Ultimate Albino Neon Tetra Care Guide
Albinism is a very interesting condition, that can even happen in the fishkeeping hobby. Every mammal, amphibian, reptile, and even fish species can develop albinism. Although it is a very rare case to have albinism, some aquatic creatures look amazing having the condition. One of those creatures is the albino neon tetra, which is slowly becoming more popular.
Albino Neon Tetra Species Overview
To begin, the fastly increasing albino neon tetra is just a regular neon tetra, that has this rare condition. Some hobbyists even created a scientific name for this variant: Paracheirodon innesi var. “Brilliant White”. Albino neon tetras are captively bred variants of the basic neon tetra, that is the way these species entered the fish-keeping hobby. It is also possible to see a wild albino neon tetra in the wild, although it is very rare.
Albino neon tetras don’t look anything like basic neons, in terms of appearance. These species are all white or pinkish in body color, and the classic blue stripe on their body is barely visible, or not seen at all. Some albino neons can have classic blue eyes, while others develop reddish or pinkish eye coloration. In terms of size, these species are the same as their basic neon tetra counterparts.
Albino Neon Origin & Availability
Just like basic neon tetras, the albino version also originates from South America. These species are mainly found in the Amazon Basin part, a part of the land that is overtaken by the Amazon river. Countless creatures live in that part of the world, including neon tetras, and the very rare albino counterparts.
As I mentioned before, it is very unlikely, that an albino neon tetra can be easily found in the wild. For this reason, this variant can only be obtained from local breeders, who managed to create an albino neon tetra line. These species are available in some online fish stores, but in most cases are not really available for most people. The albino neon tetra can cost from 3$ to 7$, depending on the seller and the location.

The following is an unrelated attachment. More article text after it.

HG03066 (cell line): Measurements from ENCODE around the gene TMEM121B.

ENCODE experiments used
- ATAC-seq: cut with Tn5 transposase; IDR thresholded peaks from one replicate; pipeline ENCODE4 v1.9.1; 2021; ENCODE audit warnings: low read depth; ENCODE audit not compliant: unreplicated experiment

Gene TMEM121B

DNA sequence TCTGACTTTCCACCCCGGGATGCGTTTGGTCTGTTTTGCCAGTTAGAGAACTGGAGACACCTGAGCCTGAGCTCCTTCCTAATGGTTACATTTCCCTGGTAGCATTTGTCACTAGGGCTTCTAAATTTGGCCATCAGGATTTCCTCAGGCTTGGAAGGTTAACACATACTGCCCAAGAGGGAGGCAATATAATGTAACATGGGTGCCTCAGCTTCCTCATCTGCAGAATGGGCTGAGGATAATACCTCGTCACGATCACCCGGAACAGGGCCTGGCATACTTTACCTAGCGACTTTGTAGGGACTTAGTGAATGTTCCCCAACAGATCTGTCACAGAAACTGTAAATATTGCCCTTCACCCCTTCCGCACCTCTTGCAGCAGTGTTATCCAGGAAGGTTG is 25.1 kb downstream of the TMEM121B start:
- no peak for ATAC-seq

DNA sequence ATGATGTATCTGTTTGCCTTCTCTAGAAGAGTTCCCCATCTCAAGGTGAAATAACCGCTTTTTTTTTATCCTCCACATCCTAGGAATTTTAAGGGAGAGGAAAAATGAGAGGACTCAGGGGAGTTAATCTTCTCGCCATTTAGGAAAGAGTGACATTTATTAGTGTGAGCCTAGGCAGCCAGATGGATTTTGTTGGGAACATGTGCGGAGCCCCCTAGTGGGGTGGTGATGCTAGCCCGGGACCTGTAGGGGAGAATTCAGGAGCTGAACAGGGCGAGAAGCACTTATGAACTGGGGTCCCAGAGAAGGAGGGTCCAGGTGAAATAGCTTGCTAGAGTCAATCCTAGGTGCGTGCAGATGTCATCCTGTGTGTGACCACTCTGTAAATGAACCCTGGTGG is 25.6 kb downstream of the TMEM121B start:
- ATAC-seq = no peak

Moving on, because the albino neon tetra is literally the same fish as the basic neon, it also enjoys identical water parameters. If you are planning on keeping albino neon tetras, or even regular neons, make sure, that the water temperature stays 23–28 °C (74–82 °F), and the water pH is 6.0–8. These species are relatively hardy, but it is best to keep them in conditions, that represent their natural habitat.
Another major factor is that these species do not like any ammonia in their tank. Your aquarium needs to go through a nitrogen cycle. It is a process, where the beneficial bacteria eat all the waste and poo in your tank, which could harm your fish. This nitrogen cycle can take a couple of weeks because the beneficial bacteria colony takes time to properly form. Make sure to do some research on this topic before purchasing any fish.
Tank Size and Conditions
Albino neon tetras are small schooling fish, that like to be in larger groups. I would highly recommend buying at least 8 albino neon tetras to start. A 15-gallon-long aquarium can be a good starter for that size of the group. Even though albino neon tetras are not the biggest fish, these species need room to swim, which is why I recommend purchasing a longer aquarium, not a cube-type tank.
It is also worth knowing, that albino neon tetras are also shy fish, and enjoy hiding in their natural habitat. Be sure to include lots of different aquatic plants, rocks, and driftwood in your aquarium. As fish keepers, we are responsible to replicate our pet’s natural environments, so that they would feel good in their tank. That is why I am recommending a heavily planted aquarium.
Moving on, albino neon tetras are omnivores, that need protein-based food, but can also supplement their diet with plant-based food. These species are really not picky eaters and would try to eat anything that falls in their tank. Make sure to feed albino neons 1 time per day, and put only the amount of food, that they can eat in 2 minutes. Here is a list of things you can feed your albino neon tetras:
- Fish flakes
- Insect larvae